Anthropology, Ithaca College
Saturday All day, Plaza Level
Many anthropological studies focus on musculoskeletal stress markers (MSM) in an effort to understand their presence as the result of particular physical activities. Enthesopathies, a type of MSM, are bony formations or lytic lesions present at attachment sites of tendons and ligaments. Recently, several studies have not only questioned the methodology employed in MSM research, but also the general acceptance of enthesopathies as indicators of activity-induced stress.
The current study assesses the frequency of enthesopathies in the skeletal remains from the Newburgh Colored Burial Ground (1830’s-1870’s). The skeletal sample represents a population of 99 African Americans many of who likely experienced enslavement during their lifetimes. The daily activities of the population would have varied, including physically demanding jobs associated with agriculture, industry and working the docks located on the Hudson River. Analyses of the sample are essential to understanding the daily lives and stressors of blacks in upstate New York during the transition from enslavement to freedom.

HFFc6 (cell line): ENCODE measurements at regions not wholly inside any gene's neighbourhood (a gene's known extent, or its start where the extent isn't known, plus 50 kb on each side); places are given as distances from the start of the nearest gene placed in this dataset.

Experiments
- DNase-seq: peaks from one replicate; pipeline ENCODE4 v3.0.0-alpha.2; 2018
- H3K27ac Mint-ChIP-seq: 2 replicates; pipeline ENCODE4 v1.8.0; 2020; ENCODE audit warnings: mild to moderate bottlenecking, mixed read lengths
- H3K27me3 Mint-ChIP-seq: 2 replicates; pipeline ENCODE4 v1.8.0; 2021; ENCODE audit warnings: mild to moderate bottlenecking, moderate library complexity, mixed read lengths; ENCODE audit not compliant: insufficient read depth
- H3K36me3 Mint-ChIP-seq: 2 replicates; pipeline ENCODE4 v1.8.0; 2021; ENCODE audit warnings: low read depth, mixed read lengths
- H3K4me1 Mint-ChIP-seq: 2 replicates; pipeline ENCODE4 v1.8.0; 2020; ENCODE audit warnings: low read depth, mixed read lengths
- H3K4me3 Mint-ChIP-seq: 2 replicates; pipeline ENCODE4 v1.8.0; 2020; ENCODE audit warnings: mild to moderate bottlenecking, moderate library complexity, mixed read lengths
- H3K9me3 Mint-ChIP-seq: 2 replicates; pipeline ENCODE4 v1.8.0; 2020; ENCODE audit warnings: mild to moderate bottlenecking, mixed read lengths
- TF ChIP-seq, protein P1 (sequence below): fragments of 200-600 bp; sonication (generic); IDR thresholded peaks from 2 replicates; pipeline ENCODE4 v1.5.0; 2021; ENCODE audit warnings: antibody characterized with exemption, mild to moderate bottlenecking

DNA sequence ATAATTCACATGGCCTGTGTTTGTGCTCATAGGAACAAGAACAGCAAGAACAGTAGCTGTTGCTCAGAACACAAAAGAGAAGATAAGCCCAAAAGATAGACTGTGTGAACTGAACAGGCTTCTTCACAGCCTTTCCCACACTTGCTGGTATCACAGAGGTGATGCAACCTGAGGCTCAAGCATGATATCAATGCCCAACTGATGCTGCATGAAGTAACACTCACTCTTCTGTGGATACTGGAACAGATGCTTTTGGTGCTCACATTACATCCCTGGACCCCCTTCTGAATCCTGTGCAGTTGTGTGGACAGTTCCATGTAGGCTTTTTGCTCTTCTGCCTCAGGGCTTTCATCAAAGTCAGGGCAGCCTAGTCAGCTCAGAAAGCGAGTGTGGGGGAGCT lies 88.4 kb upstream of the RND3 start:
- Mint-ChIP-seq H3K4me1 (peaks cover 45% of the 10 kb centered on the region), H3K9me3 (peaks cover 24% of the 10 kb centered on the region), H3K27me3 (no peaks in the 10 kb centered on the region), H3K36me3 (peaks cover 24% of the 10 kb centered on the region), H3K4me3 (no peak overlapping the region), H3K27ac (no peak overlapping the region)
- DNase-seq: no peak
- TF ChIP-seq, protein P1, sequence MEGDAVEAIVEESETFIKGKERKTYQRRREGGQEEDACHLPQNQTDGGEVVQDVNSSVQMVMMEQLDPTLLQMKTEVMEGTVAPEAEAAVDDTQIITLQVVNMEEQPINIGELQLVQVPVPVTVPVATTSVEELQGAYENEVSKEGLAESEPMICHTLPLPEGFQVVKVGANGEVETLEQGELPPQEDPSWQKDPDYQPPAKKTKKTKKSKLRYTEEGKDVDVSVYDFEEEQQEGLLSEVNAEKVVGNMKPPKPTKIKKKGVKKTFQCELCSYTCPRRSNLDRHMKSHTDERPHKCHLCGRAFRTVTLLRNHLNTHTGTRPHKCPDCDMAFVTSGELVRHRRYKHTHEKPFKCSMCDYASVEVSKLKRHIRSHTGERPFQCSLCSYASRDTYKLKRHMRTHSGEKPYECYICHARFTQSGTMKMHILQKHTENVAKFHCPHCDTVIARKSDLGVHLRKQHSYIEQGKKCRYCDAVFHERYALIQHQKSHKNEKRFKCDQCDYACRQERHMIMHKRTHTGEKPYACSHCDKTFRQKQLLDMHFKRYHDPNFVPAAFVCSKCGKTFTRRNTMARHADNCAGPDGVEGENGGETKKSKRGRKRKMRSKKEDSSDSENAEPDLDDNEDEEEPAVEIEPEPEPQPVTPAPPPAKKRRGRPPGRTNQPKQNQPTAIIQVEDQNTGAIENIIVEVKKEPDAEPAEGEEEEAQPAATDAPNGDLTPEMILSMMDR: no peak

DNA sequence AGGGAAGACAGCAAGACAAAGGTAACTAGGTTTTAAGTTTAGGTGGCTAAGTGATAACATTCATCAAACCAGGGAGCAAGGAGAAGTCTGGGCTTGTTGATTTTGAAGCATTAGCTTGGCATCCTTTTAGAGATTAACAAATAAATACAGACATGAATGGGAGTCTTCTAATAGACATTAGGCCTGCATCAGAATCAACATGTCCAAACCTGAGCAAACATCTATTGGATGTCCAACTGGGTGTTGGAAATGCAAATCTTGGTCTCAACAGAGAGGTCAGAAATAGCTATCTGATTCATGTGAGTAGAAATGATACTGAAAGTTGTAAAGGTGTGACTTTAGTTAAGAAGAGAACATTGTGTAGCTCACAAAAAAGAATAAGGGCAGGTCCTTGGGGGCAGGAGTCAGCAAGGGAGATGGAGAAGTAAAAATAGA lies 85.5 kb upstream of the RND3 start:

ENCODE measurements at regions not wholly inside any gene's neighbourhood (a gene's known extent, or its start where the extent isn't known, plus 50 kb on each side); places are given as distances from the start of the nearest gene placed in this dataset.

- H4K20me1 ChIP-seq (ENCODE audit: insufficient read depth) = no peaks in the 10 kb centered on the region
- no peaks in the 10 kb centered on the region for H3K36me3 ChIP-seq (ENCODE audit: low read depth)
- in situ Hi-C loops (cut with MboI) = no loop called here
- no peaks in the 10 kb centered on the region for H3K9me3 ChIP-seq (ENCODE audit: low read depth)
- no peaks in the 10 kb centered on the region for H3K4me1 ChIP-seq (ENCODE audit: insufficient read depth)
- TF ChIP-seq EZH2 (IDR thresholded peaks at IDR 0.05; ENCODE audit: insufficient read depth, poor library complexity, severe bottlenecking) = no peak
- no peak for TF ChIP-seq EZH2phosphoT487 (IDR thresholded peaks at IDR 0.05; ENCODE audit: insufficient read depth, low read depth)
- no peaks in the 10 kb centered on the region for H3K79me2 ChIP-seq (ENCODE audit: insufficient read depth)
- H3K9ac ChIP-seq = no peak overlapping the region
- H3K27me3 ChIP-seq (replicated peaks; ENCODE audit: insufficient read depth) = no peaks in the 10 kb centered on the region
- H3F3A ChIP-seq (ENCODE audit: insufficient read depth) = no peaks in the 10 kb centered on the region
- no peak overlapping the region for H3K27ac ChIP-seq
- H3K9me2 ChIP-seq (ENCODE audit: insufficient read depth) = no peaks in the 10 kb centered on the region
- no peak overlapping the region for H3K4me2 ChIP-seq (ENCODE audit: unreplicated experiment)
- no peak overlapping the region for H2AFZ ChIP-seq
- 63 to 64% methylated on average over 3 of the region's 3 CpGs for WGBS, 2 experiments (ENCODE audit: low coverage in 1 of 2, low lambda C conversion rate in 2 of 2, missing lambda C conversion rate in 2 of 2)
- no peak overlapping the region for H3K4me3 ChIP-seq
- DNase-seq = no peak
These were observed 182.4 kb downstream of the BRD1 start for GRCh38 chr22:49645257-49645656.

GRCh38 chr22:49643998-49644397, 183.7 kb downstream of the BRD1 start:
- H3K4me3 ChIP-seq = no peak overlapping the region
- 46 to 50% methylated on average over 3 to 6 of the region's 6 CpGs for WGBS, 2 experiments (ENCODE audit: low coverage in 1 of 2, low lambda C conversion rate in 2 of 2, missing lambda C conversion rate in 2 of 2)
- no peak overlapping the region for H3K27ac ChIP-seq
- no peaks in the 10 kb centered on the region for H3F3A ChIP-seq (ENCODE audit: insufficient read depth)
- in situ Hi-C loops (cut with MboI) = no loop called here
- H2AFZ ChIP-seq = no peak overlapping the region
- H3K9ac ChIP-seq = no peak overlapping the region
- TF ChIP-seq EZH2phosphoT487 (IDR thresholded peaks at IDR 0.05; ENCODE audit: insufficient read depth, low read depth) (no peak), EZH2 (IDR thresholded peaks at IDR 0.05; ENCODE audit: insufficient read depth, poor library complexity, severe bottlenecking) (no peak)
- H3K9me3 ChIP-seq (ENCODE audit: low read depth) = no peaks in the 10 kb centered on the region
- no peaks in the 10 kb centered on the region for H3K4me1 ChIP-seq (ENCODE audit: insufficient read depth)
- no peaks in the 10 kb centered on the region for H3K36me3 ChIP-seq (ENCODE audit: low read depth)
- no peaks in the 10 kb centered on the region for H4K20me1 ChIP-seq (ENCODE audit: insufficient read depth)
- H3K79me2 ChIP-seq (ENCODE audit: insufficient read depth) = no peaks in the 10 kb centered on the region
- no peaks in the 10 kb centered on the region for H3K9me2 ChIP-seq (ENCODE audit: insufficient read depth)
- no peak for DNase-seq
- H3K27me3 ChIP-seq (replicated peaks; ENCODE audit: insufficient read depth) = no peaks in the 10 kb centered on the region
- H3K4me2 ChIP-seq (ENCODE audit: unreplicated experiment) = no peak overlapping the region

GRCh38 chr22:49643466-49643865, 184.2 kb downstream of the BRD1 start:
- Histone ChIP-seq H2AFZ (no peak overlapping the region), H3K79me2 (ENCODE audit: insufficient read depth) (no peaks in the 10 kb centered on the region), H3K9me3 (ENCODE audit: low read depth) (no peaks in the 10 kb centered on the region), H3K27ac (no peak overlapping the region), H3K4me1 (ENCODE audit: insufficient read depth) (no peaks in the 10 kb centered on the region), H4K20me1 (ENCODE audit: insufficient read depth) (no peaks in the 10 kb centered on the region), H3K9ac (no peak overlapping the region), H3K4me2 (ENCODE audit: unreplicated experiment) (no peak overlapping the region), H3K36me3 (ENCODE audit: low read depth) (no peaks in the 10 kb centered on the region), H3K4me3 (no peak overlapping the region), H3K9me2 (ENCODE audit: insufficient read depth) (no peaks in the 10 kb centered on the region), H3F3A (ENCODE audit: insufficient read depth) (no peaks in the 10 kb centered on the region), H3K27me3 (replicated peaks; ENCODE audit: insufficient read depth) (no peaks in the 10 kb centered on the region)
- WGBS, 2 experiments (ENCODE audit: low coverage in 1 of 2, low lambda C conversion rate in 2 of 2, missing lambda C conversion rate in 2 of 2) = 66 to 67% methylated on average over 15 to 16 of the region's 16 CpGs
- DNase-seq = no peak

Several insertion sites in both the upper and lower limbs were coded for the presence of enthesopathies. Data are analyzed with special consideration of both extrinsic and intrinsic factors known to influence enthesopathy development, i.e. fibrous v. fibrocartilaginous, age, sex, non-weight bearing v. weight bearing limbs. Among the results presented and discussed is the positive correlation between skeletal age and enthesopathy presence. Discussion also includes comparisons with previously conducted studies on the impoverished and disenfranchised, including the New York African Burial Ground.